U.S. commanders, however, said they fear violence could escalate during the religious ceremonies this weekend for al-Arbaeen, when millions of pilgrims gather in Shiite cities to mark the end of the mourning period for a seventh-century martyred Shiite saint.

Since Sunday, 34 Americans, two other coalition soldiers and more than 230 Iraqis have been killed in fighting. The Iraqi figure does not include those killed at the mosque. Since the war began, at least 630 U.S. service members have died.

There are 135,000 U.S. troops in Iraq, 20,000 more than called for under the current Pentagon plan because newly arrived units are overlapping with those they are replacing. But some soldiers who had planned to depart soon have been ordered to remain on duty, Pentagon spokesman Lawrence Di Rita said.

In a briefing to reporters, Defense Secretary Donald Rumsfeld signaled extensions were likely.

"We're taking advantage of that (temporary troop) increase, and we will likely be managing the pace of the redeployments to allow those seasoned troops with experience and relationships with the local populations to see the current situation through," he said.

Among the key tasks facing U.S. forces is pacifying Fallujah. The job took on added urgency last week after four U.S. security contractors were killed and their bodies mutilated by an angry mob. Marines cordoned off the city late Sunday and began an operation to regain control.

Coalition forces also waged heavy gunbattles with al-Sadr's al-Mahdi Army in the streets of at least six cities yesterday, and for the first time, in the north.

Iraqis protesting the Fallujah operation clashed with U.S. troops outside the northern city of Kirkuk. The battles left eight Iraqis dead and 10 wounded.

Al-Sadr fighters battled American troops in the town of Baqouba, northeast of Baghdad, hitting a U.S. helicopter with small arms fire. The two crew members were unharmed.

And Shiite gunmen drove Ukrainian forces out of the southern city of Kut, raising concerns over the ability of U.S. allies to combat al-Sadr's uprising.

The al-Mahdi Army also had virtual control of the Shiite religious centers of Kufa and Karbala, where Iraqi police were laying low.

Militiamen in Karbala clashed with Polish patrols, and a cleric who was a senior official in al-Sadr's office was killed.

Marines said they are looking into whether there has been coordination between insurgents in Fallujah and Ramadi, noting that attacks occurred in the cities at nearly the same time Tuesday.

Evidence continued to build that Shiite and Sunni Muslims have set aside centuries of rivalry and hatred and joined to fight the United States. One coalition official said that such a scenario would make occupation of Iraq "significantly more dangerous."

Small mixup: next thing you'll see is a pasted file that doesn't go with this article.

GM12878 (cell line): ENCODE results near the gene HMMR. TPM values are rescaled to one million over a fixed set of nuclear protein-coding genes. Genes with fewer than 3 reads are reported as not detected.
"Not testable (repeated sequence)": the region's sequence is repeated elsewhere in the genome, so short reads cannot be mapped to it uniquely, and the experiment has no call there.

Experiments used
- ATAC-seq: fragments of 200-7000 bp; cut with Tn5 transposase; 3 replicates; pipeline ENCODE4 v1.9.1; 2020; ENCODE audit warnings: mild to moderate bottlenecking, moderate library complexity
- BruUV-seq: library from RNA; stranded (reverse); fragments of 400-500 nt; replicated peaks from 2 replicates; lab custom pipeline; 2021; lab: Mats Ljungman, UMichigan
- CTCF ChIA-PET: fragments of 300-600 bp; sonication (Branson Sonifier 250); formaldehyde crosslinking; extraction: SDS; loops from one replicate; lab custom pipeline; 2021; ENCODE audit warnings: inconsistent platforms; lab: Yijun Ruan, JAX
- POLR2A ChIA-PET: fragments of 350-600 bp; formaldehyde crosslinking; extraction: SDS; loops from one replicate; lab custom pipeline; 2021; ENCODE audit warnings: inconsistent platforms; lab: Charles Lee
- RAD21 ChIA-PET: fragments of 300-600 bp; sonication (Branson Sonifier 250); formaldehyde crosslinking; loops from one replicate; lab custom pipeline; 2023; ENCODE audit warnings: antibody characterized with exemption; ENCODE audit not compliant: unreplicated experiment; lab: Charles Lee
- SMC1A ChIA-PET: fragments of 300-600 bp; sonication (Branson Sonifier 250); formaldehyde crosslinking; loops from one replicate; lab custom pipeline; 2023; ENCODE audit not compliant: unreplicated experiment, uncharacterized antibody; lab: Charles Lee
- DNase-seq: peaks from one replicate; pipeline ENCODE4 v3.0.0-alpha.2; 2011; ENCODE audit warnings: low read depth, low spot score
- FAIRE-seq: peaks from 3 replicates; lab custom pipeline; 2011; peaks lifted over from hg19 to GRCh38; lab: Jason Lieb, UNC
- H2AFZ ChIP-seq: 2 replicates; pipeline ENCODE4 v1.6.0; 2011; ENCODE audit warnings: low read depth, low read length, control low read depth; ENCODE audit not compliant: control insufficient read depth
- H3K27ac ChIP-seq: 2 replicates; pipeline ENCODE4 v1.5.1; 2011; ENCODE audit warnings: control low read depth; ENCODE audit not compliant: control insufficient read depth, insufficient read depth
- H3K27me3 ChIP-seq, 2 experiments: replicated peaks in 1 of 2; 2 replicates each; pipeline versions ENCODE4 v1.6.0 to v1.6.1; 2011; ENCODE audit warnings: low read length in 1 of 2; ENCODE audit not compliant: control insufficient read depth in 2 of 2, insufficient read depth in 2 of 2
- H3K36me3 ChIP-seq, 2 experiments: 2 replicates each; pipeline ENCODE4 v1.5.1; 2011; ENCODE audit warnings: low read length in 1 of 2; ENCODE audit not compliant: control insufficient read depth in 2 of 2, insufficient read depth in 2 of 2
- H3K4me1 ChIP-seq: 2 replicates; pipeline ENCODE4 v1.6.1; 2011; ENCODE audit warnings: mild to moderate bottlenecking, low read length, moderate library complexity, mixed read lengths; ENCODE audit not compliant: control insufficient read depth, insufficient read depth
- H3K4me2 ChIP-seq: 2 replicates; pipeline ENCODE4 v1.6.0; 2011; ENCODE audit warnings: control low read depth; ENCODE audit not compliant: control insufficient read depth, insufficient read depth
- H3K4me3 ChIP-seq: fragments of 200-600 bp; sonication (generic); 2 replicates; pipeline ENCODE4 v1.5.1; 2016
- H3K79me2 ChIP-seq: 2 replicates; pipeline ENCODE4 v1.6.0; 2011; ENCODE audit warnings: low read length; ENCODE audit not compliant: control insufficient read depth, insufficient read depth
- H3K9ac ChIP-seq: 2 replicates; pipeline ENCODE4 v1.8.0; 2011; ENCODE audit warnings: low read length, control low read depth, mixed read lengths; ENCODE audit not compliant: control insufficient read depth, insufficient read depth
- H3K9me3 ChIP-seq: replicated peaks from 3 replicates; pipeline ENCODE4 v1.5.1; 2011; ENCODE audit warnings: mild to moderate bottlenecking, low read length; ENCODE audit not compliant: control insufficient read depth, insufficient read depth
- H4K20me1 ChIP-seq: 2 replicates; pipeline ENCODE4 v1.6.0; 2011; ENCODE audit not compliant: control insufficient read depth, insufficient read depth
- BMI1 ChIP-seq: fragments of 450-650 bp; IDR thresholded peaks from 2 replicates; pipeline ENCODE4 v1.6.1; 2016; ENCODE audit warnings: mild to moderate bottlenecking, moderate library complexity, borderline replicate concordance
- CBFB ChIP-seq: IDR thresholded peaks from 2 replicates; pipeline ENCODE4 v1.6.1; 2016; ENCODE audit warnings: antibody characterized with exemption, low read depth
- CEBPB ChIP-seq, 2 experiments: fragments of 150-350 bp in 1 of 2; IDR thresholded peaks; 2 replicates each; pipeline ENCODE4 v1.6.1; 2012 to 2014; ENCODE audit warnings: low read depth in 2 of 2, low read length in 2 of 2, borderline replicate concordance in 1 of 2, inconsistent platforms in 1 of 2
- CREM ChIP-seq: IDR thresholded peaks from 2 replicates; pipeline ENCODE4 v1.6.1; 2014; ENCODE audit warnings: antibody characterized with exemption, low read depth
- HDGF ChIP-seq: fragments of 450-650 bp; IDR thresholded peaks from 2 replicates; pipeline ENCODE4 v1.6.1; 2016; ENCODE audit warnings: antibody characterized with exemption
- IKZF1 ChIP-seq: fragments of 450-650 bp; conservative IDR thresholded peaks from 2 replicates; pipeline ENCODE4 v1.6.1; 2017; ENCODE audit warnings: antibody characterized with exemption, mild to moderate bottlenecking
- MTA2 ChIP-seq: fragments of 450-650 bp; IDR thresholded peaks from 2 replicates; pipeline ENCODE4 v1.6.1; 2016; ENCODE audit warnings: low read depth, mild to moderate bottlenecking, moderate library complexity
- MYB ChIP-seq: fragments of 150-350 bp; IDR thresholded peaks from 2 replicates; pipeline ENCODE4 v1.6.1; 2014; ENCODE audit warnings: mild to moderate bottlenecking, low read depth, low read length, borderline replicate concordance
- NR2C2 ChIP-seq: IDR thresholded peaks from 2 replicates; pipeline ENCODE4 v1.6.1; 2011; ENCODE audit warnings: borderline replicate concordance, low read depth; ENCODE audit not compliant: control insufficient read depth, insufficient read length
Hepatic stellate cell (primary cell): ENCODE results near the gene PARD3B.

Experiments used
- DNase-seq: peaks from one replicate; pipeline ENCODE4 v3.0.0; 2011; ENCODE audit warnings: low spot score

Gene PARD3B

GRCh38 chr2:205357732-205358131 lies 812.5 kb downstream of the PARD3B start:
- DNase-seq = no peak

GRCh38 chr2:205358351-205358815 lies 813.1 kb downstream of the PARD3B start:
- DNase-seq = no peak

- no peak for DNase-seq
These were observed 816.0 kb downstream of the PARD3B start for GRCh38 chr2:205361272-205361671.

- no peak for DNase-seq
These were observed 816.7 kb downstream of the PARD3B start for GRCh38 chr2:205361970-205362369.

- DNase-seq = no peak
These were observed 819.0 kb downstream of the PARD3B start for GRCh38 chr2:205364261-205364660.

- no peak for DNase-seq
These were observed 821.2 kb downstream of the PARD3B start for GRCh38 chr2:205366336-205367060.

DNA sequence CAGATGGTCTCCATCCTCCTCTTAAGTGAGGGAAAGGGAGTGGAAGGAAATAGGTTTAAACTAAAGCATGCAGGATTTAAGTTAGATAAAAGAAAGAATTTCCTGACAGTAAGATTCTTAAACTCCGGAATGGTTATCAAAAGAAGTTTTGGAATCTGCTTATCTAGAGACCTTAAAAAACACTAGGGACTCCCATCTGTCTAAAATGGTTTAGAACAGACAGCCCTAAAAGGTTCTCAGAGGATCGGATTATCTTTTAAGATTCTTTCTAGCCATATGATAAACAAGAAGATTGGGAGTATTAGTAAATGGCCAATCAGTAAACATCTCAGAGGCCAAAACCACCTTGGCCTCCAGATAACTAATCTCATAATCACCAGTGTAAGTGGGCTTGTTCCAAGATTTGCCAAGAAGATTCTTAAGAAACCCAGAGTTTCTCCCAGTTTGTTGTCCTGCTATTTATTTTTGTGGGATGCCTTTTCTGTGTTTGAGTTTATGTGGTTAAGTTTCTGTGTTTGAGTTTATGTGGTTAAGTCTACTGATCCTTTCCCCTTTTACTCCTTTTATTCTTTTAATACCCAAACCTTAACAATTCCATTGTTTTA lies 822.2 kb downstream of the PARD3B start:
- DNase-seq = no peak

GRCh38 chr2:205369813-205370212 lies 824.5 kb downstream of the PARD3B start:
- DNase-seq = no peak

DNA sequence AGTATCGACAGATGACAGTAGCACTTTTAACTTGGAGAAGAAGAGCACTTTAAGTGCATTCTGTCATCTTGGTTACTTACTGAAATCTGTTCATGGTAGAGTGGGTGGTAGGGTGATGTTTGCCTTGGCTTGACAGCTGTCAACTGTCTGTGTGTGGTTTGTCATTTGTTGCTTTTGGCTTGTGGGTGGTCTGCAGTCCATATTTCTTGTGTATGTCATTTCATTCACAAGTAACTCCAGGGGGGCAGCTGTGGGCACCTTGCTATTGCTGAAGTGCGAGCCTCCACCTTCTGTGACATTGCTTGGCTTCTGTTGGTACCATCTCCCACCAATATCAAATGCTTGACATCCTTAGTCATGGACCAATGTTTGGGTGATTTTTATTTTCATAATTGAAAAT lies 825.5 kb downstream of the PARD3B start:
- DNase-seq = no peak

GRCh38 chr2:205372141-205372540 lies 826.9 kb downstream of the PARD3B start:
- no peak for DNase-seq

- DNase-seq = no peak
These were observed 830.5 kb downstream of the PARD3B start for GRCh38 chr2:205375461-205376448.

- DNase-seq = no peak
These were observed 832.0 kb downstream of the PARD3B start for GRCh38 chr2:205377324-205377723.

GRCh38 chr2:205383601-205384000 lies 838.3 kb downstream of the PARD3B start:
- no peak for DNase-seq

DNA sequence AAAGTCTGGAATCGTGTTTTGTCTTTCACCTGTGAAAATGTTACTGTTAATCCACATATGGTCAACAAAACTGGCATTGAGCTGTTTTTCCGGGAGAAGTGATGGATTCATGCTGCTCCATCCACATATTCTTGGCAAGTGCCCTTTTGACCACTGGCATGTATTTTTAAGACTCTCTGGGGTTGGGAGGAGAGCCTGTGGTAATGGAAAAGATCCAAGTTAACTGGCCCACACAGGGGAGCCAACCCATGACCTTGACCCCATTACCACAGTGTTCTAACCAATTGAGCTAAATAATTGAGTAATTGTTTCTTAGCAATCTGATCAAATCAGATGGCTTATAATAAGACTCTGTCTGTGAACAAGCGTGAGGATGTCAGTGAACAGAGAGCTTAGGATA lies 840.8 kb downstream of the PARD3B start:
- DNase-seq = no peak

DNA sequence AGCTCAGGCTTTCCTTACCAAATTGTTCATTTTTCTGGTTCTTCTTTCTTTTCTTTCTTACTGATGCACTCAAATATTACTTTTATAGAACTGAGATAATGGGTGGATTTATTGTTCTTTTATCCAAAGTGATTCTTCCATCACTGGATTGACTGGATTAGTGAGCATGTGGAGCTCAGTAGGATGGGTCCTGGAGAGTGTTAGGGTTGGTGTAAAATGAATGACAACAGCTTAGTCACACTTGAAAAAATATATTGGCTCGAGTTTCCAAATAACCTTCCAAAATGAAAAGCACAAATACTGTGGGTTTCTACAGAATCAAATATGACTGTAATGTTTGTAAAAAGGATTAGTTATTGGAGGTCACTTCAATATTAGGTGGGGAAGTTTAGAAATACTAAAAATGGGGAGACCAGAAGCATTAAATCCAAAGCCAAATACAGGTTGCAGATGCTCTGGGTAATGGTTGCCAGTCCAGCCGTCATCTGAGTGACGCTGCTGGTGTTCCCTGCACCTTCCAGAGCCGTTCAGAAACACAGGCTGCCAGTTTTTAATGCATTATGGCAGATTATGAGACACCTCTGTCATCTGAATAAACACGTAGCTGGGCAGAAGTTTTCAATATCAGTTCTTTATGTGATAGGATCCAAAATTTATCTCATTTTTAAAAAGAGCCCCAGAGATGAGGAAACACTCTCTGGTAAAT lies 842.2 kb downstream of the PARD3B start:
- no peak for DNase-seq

A Shiite leader in Baghdad's Sadr City said Sunnis and Shiites had been talking for weeks about how to join forces against the U.S.-led coalition.

Rumors heightened the tension: Those involved in the insurgency said Sunnis, Shiites and even Palestinians would gather in a war summit in Sadr City today.

Coalition officials at all levels continued to scoff at al-Sadr and his forces. One adviser in the coalition legal office privately called al-Sadr "a stupid little man." He said it was unlikely al-Sadr had formed a coalition with Sunnis and Palestinians.

Rumsfeld called the violence the work of "thugs and assassins" who don't represent the majority of Iraqis.

"The number of people involved in those battles is relatively small," Rumsfeld said. "There's nothing like an army or large elements of people trying to change the situation. You have a small number of terrorists and militias coupled with some protests."

But there were some signs of a Shiite-Sunni alliance:

• The BBC reported that Shiite fighters had entered a Sunni mosque Monday, recruiting volunteers to donate blood for the resistance. The volunteers "together agreed on a wide-range attack ... on the Americans," the BBC reported.

• In Ramadi, a traditional Sunni stronghold, witnesses said Marines were fighting soldiers who were dressed like members of the al-Mahdi Army.

• In traditionally Sunni areas of southern and central Baghdad, pro-Sadr posters and literature were widely circulated.

• Monday night in Baghdad, al-Sadr gunmen went to a mainly Sunni neighborhood to join with insurgents in firing on U.S. Humvees — the only known instance of Sunni and Shiite militants combining forces.

Compiled from The Associated Press, Los Angeles Times, Reuters, The Washington Post and Knight Ridder Newspapers.